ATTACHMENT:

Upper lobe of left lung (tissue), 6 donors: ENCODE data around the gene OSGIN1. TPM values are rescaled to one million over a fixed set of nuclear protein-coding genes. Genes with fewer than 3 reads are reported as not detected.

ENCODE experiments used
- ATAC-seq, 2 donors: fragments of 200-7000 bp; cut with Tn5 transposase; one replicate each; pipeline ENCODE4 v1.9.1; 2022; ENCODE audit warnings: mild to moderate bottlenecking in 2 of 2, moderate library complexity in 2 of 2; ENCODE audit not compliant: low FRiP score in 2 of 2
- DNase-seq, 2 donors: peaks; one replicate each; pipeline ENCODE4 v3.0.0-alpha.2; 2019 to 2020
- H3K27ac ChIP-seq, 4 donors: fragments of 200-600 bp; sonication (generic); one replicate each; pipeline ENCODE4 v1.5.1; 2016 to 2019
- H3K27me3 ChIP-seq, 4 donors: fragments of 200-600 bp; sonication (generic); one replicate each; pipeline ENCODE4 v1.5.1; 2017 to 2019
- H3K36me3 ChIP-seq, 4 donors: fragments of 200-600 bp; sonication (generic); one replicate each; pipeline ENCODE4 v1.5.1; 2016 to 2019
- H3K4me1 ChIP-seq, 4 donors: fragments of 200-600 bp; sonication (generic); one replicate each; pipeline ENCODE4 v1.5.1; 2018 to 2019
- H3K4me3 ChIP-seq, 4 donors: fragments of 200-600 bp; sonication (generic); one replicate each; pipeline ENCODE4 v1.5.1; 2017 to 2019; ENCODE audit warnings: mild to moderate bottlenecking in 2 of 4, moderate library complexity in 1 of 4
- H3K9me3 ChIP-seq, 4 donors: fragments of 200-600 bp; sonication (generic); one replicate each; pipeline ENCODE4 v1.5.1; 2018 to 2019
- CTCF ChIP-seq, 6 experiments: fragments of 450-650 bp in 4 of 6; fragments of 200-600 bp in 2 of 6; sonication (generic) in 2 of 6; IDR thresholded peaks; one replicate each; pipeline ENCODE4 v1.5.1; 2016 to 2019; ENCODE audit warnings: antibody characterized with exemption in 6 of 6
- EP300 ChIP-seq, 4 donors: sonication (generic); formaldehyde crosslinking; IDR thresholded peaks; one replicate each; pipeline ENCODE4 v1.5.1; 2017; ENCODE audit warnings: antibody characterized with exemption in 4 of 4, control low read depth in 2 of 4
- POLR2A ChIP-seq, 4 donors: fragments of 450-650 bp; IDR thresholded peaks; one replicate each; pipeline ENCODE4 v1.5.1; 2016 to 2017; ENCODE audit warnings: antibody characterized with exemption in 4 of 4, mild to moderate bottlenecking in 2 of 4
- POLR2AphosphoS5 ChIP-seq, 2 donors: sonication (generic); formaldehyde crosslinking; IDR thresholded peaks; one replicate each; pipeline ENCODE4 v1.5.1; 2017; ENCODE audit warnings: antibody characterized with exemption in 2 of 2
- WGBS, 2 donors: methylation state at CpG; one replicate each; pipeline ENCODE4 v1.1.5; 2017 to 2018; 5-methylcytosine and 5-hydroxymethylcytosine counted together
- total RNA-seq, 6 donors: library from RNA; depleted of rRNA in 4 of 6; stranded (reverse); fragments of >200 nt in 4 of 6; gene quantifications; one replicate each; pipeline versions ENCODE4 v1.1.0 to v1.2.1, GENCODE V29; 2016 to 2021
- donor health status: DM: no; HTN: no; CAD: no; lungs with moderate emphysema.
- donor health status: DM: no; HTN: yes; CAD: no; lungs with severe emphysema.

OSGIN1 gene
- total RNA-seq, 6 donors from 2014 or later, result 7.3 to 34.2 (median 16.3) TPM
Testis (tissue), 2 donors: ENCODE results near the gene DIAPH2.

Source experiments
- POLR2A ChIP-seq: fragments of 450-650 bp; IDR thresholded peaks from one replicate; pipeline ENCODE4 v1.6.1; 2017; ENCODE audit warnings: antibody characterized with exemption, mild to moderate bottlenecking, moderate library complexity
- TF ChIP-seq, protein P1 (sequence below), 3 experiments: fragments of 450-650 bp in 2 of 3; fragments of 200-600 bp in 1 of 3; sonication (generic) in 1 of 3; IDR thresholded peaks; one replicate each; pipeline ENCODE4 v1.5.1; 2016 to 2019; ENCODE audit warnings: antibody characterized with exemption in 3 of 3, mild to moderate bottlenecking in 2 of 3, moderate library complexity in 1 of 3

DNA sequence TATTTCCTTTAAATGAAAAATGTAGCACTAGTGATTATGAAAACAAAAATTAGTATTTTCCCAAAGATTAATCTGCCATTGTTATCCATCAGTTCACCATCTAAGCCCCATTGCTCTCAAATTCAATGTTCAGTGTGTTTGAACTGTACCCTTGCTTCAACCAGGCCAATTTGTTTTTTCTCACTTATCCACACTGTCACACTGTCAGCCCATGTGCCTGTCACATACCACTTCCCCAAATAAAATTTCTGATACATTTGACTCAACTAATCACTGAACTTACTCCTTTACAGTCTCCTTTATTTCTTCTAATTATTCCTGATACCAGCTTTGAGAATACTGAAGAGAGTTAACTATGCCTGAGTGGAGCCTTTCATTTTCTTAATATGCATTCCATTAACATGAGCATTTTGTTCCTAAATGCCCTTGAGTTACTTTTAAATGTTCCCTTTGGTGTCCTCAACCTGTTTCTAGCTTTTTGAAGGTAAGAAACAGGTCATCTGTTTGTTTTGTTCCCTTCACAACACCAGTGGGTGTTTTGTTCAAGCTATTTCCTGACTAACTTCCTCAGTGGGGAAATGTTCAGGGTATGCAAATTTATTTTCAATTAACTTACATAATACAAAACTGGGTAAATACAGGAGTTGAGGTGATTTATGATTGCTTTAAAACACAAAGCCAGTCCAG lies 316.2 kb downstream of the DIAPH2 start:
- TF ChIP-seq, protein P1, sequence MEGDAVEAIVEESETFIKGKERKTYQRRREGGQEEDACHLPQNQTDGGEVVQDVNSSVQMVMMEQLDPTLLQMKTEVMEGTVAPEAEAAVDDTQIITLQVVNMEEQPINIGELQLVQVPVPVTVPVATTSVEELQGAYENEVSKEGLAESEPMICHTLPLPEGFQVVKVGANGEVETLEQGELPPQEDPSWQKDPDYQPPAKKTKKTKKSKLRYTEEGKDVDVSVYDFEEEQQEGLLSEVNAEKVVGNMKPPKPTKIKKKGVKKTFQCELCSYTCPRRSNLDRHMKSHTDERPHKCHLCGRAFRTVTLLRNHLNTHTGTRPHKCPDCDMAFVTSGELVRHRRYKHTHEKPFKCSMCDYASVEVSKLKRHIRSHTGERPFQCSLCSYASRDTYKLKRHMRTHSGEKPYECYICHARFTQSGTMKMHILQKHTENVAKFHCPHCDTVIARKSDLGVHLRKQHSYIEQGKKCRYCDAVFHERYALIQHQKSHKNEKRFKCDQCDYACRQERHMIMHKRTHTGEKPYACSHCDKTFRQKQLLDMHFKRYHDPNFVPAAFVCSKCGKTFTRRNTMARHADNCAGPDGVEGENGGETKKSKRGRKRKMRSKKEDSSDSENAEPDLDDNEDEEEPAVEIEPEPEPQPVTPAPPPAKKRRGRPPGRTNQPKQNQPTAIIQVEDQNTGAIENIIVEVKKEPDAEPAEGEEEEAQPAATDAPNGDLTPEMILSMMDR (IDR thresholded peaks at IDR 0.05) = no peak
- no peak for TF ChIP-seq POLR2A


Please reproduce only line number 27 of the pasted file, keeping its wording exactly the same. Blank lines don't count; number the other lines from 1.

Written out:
- no peak for TF ChIP-seq POLR2A